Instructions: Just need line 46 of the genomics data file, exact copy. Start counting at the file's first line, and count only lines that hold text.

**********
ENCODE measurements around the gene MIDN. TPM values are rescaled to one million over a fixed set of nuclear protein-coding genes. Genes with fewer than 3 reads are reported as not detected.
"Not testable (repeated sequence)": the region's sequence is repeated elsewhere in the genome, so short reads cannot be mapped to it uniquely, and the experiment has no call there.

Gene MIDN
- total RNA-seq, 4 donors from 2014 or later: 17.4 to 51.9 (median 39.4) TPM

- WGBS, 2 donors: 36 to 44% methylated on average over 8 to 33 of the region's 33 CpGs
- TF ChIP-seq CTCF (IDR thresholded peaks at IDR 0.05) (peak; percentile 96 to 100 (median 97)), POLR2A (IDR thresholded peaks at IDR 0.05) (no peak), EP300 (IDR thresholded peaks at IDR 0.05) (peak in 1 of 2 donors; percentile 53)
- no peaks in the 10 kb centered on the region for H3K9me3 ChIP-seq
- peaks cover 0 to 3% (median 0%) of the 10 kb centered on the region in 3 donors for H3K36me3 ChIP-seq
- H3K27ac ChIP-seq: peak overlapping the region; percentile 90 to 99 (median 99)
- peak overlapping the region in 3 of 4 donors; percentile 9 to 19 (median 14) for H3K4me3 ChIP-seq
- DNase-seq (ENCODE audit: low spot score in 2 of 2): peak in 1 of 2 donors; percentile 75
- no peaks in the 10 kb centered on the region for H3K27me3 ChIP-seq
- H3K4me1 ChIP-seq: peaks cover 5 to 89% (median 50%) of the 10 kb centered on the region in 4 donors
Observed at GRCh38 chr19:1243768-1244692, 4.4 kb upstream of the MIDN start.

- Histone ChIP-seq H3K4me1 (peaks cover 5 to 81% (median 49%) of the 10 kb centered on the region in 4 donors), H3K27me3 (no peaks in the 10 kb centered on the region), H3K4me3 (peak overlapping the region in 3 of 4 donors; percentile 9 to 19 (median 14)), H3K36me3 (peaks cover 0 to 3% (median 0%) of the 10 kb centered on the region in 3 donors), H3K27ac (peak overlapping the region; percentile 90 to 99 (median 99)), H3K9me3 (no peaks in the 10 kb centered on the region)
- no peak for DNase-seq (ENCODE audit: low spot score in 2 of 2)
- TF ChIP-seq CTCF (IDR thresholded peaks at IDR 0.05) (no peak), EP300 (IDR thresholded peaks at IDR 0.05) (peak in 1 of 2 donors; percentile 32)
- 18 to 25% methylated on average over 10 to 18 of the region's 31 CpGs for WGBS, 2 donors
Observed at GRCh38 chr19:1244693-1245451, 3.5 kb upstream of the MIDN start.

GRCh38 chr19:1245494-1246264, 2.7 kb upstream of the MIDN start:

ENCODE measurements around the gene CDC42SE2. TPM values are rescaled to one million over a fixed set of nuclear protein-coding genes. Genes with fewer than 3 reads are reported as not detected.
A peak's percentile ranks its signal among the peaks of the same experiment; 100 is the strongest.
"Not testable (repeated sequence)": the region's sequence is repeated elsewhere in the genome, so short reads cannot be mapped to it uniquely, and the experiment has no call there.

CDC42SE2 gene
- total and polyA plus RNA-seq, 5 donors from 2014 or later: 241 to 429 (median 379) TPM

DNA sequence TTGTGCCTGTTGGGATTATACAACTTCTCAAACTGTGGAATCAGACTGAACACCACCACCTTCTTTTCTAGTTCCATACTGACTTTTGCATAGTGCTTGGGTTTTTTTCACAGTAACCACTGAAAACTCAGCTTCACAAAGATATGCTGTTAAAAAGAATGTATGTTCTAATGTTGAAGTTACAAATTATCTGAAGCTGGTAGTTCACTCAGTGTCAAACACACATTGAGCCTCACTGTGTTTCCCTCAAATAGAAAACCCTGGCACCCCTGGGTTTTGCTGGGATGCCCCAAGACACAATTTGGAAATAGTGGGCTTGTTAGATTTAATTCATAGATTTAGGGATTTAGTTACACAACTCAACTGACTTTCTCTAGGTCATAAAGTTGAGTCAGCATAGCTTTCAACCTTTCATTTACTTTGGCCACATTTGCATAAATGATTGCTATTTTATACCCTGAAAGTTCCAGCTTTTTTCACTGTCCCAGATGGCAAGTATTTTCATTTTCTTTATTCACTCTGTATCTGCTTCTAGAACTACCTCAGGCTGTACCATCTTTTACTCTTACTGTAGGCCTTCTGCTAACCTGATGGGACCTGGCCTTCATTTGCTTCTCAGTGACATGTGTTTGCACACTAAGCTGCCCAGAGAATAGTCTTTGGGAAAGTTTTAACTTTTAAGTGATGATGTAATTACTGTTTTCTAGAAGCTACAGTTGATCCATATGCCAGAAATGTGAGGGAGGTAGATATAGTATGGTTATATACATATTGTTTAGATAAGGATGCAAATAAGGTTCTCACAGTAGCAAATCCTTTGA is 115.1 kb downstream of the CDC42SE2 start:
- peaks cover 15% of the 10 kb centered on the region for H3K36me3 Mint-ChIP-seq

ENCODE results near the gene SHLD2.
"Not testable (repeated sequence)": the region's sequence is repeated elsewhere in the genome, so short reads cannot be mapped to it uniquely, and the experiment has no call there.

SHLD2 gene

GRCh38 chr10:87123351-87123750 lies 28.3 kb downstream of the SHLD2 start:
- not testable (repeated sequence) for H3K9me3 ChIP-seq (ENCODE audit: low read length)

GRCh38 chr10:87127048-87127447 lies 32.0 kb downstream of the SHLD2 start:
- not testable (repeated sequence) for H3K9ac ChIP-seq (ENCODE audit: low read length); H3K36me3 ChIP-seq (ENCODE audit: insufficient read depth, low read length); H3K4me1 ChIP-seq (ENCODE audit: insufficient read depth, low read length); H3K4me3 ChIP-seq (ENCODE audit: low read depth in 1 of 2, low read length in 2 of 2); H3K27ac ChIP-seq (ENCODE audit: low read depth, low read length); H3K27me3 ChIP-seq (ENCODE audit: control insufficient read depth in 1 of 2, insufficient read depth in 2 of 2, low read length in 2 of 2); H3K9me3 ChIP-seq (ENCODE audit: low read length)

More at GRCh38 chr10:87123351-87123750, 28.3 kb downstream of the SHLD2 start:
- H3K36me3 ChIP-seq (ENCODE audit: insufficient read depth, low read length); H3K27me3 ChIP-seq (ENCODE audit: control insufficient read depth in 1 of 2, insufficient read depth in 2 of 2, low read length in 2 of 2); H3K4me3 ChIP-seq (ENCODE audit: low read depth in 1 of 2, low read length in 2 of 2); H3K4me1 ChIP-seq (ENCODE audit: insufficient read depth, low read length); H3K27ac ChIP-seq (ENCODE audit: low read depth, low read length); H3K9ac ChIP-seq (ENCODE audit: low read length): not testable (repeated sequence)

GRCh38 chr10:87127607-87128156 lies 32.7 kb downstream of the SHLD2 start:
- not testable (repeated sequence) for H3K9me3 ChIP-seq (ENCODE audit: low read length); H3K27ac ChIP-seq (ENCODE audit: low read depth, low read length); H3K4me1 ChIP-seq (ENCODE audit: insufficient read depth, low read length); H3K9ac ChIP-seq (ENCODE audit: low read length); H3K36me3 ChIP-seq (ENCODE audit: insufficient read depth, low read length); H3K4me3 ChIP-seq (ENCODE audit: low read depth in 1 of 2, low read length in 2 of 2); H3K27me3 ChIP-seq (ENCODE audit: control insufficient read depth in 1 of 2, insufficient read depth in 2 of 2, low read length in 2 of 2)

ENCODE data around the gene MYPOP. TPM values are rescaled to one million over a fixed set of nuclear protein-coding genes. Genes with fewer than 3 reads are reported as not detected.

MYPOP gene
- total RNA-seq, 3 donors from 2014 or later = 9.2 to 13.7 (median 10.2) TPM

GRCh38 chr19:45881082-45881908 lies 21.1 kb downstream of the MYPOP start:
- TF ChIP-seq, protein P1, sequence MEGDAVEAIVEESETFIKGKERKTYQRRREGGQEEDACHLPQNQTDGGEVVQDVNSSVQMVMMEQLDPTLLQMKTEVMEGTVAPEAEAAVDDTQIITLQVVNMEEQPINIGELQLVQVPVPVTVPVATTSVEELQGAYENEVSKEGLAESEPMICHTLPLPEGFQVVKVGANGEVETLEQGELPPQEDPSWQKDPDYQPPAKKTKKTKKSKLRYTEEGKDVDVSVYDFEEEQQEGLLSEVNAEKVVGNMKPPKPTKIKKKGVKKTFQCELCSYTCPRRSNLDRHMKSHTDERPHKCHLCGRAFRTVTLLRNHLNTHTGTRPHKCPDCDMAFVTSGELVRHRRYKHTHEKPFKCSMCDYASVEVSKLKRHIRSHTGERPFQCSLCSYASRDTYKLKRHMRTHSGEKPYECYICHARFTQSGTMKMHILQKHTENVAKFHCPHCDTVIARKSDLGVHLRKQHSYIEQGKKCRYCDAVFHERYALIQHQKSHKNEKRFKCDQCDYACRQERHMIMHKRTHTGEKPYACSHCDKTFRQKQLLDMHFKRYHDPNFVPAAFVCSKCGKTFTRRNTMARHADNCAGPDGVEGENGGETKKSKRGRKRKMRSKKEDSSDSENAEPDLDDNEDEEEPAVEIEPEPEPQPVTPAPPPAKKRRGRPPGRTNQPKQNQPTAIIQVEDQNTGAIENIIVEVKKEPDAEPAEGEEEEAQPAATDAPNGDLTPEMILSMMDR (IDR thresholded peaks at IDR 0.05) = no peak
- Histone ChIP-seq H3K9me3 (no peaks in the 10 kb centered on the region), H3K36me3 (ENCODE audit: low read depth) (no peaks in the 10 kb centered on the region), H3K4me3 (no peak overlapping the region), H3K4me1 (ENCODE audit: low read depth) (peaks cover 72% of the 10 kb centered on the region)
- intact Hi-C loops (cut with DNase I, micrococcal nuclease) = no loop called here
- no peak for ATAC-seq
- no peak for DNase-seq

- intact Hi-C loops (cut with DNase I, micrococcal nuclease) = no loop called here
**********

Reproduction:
- no peak for ATAC-seq